AMD published its latest quarterly and full year results in the US yesterday evening. Its results showed that in Q4 2020 it brought in record revenue of $3.24bn, a figure 16 per cent better than the preceding quarter and 53 per cent better than a year previously. Considering the full year revenue, it generated $9.76bn which is 45 per cent better than 2019.
In a statement accompanying the results, AMD CEO Dr Lisa Su stated that AMD "significantly accelerated our business in 2020". She added that she was confident of continued growth in 2021, saying she was "excited about the opportunities ahead and very confident in our long-term strategy," going forward. The official AMD guidance for 2021 is that it will generate $3.2bn revenue (Flat QoQ, +79 per cent YoY) in Q1, and $13.37bn in revenue during the full year, up 37 per cent.
Though the results beat Wall Street's already high expectations for the chip designer, stock was flat in after-hours trading, probably due to the relatively modest outlook (compared with this exceptional year). However, one must remember its shares are up 85 per cent over the last year.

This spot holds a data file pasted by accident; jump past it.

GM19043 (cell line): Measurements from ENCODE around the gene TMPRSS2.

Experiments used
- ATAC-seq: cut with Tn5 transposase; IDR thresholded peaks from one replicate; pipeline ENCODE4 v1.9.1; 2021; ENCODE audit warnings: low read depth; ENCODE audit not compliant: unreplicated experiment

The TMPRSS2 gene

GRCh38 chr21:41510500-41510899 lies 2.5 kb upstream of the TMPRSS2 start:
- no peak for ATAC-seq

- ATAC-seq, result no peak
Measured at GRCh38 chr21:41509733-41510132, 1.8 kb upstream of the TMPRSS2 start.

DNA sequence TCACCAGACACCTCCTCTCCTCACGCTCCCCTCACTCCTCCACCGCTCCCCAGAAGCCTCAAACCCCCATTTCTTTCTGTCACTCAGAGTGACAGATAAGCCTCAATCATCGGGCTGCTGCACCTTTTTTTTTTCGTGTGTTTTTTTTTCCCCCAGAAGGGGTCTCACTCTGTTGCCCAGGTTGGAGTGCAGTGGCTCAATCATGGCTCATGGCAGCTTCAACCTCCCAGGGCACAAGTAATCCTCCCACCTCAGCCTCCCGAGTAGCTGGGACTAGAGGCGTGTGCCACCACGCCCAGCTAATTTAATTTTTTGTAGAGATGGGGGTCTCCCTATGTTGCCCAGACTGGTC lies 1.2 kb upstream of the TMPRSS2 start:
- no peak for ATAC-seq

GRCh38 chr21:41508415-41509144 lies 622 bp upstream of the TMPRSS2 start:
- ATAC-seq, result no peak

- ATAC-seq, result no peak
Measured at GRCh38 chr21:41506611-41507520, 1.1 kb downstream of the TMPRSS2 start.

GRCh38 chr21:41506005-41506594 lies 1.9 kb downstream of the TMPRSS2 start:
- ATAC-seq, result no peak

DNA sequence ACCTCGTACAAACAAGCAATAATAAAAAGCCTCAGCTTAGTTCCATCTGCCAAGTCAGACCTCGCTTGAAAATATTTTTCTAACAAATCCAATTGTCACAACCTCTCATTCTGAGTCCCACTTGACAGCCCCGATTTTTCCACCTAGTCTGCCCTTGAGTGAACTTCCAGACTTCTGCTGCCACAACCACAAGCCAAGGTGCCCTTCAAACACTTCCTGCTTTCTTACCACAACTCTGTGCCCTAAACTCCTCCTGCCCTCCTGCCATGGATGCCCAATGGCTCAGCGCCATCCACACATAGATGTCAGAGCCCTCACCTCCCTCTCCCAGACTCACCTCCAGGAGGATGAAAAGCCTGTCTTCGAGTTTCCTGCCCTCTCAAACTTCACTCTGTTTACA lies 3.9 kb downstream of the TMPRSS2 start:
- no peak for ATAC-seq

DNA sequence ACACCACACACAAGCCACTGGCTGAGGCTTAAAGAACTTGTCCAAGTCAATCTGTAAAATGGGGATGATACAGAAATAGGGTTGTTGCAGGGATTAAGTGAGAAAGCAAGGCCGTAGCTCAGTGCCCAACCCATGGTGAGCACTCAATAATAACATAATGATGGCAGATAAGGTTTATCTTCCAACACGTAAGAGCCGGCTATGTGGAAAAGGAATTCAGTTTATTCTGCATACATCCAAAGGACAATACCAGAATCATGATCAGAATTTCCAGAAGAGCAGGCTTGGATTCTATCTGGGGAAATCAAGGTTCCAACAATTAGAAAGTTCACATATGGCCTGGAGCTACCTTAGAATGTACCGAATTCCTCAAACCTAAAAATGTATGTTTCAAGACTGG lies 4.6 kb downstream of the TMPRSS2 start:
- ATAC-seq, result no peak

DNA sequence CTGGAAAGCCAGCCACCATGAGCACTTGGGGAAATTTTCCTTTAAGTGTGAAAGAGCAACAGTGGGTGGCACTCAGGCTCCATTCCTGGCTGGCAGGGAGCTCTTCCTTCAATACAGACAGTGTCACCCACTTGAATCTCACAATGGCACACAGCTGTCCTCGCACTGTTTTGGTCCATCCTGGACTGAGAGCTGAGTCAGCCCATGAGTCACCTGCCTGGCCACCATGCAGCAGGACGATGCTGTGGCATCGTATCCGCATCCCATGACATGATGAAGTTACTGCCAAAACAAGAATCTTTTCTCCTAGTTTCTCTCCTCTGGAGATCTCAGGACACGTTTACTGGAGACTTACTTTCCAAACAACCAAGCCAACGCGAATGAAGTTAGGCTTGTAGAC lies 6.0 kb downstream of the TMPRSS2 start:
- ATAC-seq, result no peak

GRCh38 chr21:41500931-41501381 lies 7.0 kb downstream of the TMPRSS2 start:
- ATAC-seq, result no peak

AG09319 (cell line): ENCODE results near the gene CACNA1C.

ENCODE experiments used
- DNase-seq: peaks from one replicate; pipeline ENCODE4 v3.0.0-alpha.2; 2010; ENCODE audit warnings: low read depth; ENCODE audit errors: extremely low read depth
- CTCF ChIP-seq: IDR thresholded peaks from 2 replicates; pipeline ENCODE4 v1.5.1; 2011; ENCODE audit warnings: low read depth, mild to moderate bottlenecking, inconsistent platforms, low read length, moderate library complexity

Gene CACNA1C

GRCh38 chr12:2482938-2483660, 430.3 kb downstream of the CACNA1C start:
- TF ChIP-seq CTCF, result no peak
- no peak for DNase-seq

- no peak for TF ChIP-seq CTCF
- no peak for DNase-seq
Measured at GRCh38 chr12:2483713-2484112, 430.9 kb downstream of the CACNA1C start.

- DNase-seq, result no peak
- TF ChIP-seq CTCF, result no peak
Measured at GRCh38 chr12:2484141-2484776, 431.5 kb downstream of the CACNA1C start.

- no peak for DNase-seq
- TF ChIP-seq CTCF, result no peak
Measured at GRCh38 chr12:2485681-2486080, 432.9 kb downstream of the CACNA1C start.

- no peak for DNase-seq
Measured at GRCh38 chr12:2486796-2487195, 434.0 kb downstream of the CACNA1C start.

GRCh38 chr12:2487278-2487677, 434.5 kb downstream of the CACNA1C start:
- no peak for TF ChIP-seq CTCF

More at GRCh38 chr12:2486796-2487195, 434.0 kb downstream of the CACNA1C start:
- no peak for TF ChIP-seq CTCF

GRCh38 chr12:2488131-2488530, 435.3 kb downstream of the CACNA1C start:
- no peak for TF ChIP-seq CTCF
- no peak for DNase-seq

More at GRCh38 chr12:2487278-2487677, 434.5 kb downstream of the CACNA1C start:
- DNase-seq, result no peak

The largest boost for AMD in the last year came from its Enterprise, Embedded and Semi Custom segment. Here it saw revenue of $1.28bn in Q4, which is up 176 per cent compared with last year. The main drivers for this uplift were record Epyc processor sales and string demand for next gen consoles from Microsoft and Sony.
In AMD's Computing and Graphics Segment, the revenue was up 18 per cent YoY primarily due to strong Ryzen CPU sales. Obvious to us is that it didn't sell that many Radeon 6000 series GPUs, for example, as stock was/is very hard for consumers to find.
To keep up its momentum and attempt to stay ahead of competitors a tech company like AMD must invest heavily. Of course the management knows this and the rising tide of revenue is allowing AMD to significantly boost its R&D budget. Back in 2018 it started the year (Q1 2018) by investing $343m in R&D; by the end of 2020 its quarterly investment in R&D had risen to $573m. Putting some Tech Titan perspective on this sum, though it might seem a huge amount of cash, it is about 20x less than what Intel is spending on its R&D activities every quarter.